Screening for unrecognised heart valve disease

The screening appointment: having the heart scan

Recent improvements in scanning equipment have made it possible to get high quality pictures of the heart using mobile equipment. This means heart valve screening can now be done in local GP surgeries, and the research study is looking at the advantages and disadvantages of this. Everyone who agrees to take part in the study is offered a first appointment at their GP practice (See also Booking the appointment and getting there).
The scan uses ultrasound technology, like that used in pregnancy to scan unborn babies.
The heart scan builds up images of the heart’s four chambers and how well the valves are working. The researchers also check each person’s height, weight, pulse and blood pressure, take blood samples, ask some questions about their previous medical history and general health, and ask them to complete two short questionnaires. Overall the appointment takes up to an hour, of which 20-30 minutes is for the actual scan.
The scan is carried out by specialist staff from the research team who are trained to do heart scans, and who come out to local GP surgeries from the hospital. This means the appointments system runs separately from normal GP appointments. Generally people reported few problems with waiting times and found it all very efficient and relaxed.
As Fraser, Peg and Roy explain, having the scan means you have to undress to the waist and lie on a couch. People generally understood the need for this and most people we talked to were not worried about it. However, Susie pointed out that for women of her generation it could be embarrassing.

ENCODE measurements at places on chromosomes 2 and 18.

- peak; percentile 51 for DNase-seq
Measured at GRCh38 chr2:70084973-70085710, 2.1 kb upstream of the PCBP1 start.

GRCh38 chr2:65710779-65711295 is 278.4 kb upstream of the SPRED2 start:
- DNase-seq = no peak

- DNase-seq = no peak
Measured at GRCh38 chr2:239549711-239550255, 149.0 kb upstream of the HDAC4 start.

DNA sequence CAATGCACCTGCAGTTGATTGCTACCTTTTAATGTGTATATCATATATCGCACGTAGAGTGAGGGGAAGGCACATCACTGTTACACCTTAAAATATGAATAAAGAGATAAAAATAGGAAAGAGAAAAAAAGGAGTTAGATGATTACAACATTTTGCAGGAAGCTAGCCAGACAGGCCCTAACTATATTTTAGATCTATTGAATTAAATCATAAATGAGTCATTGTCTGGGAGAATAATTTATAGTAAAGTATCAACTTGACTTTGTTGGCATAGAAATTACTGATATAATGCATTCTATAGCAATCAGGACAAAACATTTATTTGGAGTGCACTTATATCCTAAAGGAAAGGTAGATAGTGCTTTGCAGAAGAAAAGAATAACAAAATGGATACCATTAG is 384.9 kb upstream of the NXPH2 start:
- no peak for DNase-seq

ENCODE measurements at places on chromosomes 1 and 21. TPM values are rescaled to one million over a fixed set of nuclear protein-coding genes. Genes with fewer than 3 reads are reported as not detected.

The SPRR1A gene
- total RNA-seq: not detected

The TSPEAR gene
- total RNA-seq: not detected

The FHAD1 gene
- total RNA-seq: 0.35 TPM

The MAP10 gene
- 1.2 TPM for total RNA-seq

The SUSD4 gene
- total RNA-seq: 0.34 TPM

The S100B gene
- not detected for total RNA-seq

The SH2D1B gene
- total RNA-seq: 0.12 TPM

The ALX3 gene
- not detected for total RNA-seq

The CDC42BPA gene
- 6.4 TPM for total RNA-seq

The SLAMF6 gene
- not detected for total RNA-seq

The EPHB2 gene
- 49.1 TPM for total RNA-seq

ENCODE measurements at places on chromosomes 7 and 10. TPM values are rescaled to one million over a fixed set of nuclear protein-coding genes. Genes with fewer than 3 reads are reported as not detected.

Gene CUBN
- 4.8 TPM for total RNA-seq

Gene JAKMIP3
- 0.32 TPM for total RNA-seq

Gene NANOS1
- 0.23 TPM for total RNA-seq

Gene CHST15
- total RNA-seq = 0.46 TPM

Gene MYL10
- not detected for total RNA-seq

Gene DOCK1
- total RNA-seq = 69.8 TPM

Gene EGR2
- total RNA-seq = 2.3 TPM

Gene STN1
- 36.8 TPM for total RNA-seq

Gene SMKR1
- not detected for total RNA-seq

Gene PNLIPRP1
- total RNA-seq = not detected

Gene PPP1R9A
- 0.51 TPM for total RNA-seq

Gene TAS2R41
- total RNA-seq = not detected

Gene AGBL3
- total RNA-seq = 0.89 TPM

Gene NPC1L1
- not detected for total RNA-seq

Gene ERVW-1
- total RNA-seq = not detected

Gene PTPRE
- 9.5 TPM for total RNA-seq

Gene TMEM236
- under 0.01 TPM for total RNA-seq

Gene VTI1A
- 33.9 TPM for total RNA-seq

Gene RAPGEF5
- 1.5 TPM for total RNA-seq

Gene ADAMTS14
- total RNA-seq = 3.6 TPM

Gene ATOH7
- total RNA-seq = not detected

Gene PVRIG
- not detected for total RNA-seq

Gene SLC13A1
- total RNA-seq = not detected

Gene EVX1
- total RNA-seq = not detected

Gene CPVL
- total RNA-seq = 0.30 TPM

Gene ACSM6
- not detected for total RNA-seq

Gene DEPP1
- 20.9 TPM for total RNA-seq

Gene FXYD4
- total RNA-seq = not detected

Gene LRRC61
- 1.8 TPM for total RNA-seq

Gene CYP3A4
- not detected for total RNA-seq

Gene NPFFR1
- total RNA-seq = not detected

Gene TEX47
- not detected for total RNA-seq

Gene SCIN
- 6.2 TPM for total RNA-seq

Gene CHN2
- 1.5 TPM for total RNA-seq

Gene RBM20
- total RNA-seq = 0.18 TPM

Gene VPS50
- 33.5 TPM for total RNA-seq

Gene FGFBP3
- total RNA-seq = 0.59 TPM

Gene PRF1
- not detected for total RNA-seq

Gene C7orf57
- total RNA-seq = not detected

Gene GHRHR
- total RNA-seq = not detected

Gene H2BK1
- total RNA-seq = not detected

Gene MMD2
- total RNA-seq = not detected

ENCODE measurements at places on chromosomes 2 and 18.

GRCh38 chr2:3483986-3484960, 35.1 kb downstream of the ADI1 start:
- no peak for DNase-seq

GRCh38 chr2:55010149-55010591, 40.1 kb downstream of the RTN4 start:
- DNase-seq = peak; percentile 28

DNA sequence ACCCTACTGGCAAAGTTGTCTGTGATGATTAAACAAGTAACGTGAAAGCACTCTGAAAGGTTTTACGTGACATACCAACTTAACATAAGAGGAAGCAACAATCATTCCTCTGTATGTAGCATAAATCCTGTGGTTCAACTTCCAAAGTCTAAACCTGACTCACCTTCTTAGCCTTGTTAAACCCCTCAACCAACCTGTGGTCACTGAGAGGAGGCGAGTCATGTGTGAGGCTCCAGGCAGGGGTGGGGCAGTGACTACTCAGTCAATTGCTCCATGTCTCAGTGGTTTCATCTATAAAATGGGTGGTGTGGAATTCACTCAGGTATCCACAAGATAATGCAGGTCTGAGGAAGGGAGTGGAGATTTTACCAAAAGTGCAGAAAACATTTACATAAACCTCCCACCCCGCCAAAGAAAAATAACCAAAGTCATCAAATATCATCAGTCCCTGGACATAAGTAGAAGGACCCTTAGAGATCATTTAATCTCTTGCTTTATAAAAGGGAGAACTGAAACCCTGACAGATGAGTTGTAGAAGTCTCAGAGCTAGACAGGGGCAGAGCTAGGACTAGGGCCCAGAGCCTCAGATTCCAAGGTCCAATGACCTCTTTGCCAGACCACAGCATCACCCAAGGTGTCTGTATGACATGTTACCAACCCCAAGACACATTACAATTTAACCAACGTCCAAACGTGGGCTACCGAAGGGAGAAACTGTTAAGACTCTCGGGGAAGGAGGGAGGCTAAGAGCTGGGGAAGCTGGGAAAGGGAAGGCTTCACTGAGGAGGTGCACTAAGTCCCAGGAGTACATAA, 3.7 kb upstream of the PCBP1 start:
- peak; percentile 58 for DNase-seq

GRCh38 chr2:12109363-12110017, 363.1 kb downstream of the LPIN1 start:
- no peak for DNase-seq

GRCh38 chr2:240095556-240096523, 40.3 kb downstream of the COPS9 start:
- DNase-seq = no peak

In Susie’s case, the relationship with the member of staff was vital in making her feel comfortable and reassured. The ultrasound staff all happened to be female. Several women, including Anne, Elizabeth and Pamela, said they would not have minded whether it was a man or a woman, but Carolyn and Rene said they preferred to have a woman if possible. Carolyn recalled some experiences with male doctors which made her feel quite strongly about this.
There were many positive comments about the care and kindness shown by the ultrasound staff, their friendly manner, and the way they talked through what was involved and answered questions. Being able to see the pictures on the screen afterwards was something several people liked.
Lech said how impressed he was that the technician could tell from the scan pictures that he had had a heart attack in the past. Occasionally people who were told something was wrong said they would have liked to have more information or to be able to put questions to a doctor, and this is discussed further in ‘Getting results’ and ‘Attending follow up appointments’.
Ultrasound scans are painless, so few people reported any discomfort from having the scan, apart from a few minor comments about the gel on your chest feeling rather cold. The only exception to this was when people found it uncomfortable to lie on their side, but staff found alternative ways to do the scan.

Last reviewed August 2016
Last updated August 2016.

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